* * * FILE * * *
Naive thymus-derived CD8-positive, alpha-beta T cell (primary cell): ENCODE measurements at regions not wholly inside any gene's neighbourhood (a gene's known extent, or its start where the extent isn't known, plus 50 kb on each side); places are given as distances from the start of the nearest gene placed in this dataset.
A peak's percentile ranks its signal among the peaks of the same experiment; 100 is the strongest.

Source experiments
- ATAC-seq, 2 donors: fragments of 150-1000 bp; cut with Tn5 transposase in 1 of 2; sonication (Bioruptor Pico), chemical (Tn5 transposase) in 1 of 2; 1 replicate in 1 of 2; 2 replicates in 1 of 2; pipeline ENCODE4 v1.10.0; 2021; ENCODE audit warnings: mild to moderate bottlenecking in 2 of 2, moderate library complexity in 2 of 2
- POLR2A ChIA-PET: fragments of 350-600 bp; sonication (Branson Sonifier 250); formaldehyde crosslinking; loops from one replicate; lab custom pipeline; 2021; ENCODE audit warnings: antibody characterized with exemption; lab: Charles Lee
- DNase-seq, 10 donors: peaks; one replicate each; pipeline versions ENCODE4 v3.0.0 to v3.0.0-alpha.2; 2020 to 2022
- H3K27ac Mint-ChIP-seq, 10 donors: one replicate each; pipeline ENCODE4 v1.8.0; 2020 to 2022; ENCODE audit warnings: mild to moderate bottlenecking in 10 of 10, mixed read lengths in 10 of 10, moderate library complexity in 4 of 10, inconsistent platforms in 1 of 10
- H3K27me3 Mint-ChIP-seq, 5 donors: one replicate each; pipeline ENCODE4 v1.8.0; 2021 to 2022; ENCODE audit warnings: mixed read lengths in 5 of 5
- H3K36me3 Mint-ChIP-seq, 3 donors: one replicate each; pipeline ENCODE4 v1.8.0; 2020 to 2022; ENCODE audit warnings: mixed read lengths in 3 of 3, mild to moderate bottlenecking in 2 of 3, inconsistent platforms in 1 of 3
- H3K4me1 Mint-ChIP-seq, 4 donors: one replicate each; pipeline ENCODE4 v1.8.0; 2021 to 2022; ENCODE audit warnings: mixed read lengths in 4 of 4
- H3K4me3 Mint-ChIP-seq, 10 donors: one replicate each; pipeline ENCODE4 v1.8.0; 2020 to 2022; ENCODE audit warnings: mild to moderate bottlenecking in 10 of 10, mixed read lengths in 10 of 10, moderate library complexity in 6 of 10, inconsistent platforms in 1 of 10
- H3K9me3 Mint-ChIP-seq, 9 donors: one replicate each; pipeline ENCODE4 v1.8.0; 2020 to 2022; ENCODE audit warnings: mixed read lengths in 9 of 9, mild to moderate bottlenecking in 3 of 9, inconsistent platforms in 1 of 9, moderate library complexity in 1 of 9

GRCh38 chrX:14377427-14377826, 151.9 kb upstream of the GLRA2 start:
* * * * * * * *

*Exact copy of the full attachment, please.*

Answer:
Naive thymus-derived CD8-positive, alpha-beta T cell (primary cell): ENCODE measurements at regions not wholly inside any gene's neighbourhood (a gene's known extent, or its start where the extent isn't known, plus 50 kb on each side); places are given as distances from the start of the nearest gene placed in this dataset.
A peak's percentile ranks its signal among the peaks of the same experiment; 100 is the strongest.

Source experiments
- ATAC-seq, 2 donors: fragments of 150-1000 bp; cut with Tn5 transposase in 1 of 2; sonication (Bioruptor Pico), chemical (Tn5 transposase) in 1 of 2; 1 replicate in 1 of 2; 2 replicates in 1 of 2; pipeline ENCODE4 v1.10.0; 2021; ENCODE audit warnings: mild to moderate bottlenecking in 2 of 2, moderate library complexity in 2 of 2
- POLR2A ChIA-PET: fragments of 350-600 bp; sonication (Branson Sonifier 250); formaldehyde crosslinking; loops from one replicate; lab custom pipeline; 2021; ENCODE audit warnings: antibody characterized with exemption; lab: Charles Lee
- DNase-seq, 10 donors: peaks; one replicate each; pipeline versions ENCODE4 v3.0.0 to v3.0.0-alpha.2; 2020 to 2022
- H3K27ac Mint-ChIP-seq, 10 donors: one replicate each; pipeline ENCODE4 v1.8.0; 2020 to 2022; ENCODE audit warnings: mild to moderate bottlenecking in 10 of 10, mixed read lengths in 10 of 10, moderate library complexity in 4 of 10, inconsistent platforms in 1 of 10
- H3K27me3 Mint-ChIP-seq, 5 donors: one replicate each; pipeline ENCODE4 v1.8.0; 2021 to 2022; ENCODE audit warnings: mixed read lengths in 5 of 5
- H3K36me3 Mint-ChIP-seq, 3 donors: one replicate each; pipeline ENCODE4 v1.8.0; 2020 to 2022; ENCODE audit warnings: mixed read lengths in 3 of 3, mild to moderate bottlenecking in 2 of 3, inconsistent platforms in 1 of 3
- H3K4me1 Mint-ChIP-seq, 4 donors: one replicate each; pipeline ENCODE4 v1.8.0; 2021 to 2022; ENCODE audit warnings: mixed read lengths in 4 of 4
- H3K4me3 Mint-ChIP-seq, 10 donors: one replicate each; pipeline ENCODE4 v1.8.0; 2020 to 2022; ENCODE audit warnings: mild to moderate bottlenecking in 10 of 10, mixed read lengths in 10 of 10, moderate library complexity in 6 of 10, inconsistent platforms in 1 of 10
- H3K9me3 Mint-ChIP-seq, 9 donors: one replicate each; pipeline ENCODE4 v1.8.0; 2020 to 2022; ENCODE audit warnings: mixed read lengths in 9 of 9, mild to moderate bottlenecking in 3 of 9, inconsistent platforms in 1 of 9, moderate library complexity in 1 of 9

GRCh38 chrX:14377427-14377826, 151.9 kb upstream of the GLRA2 start: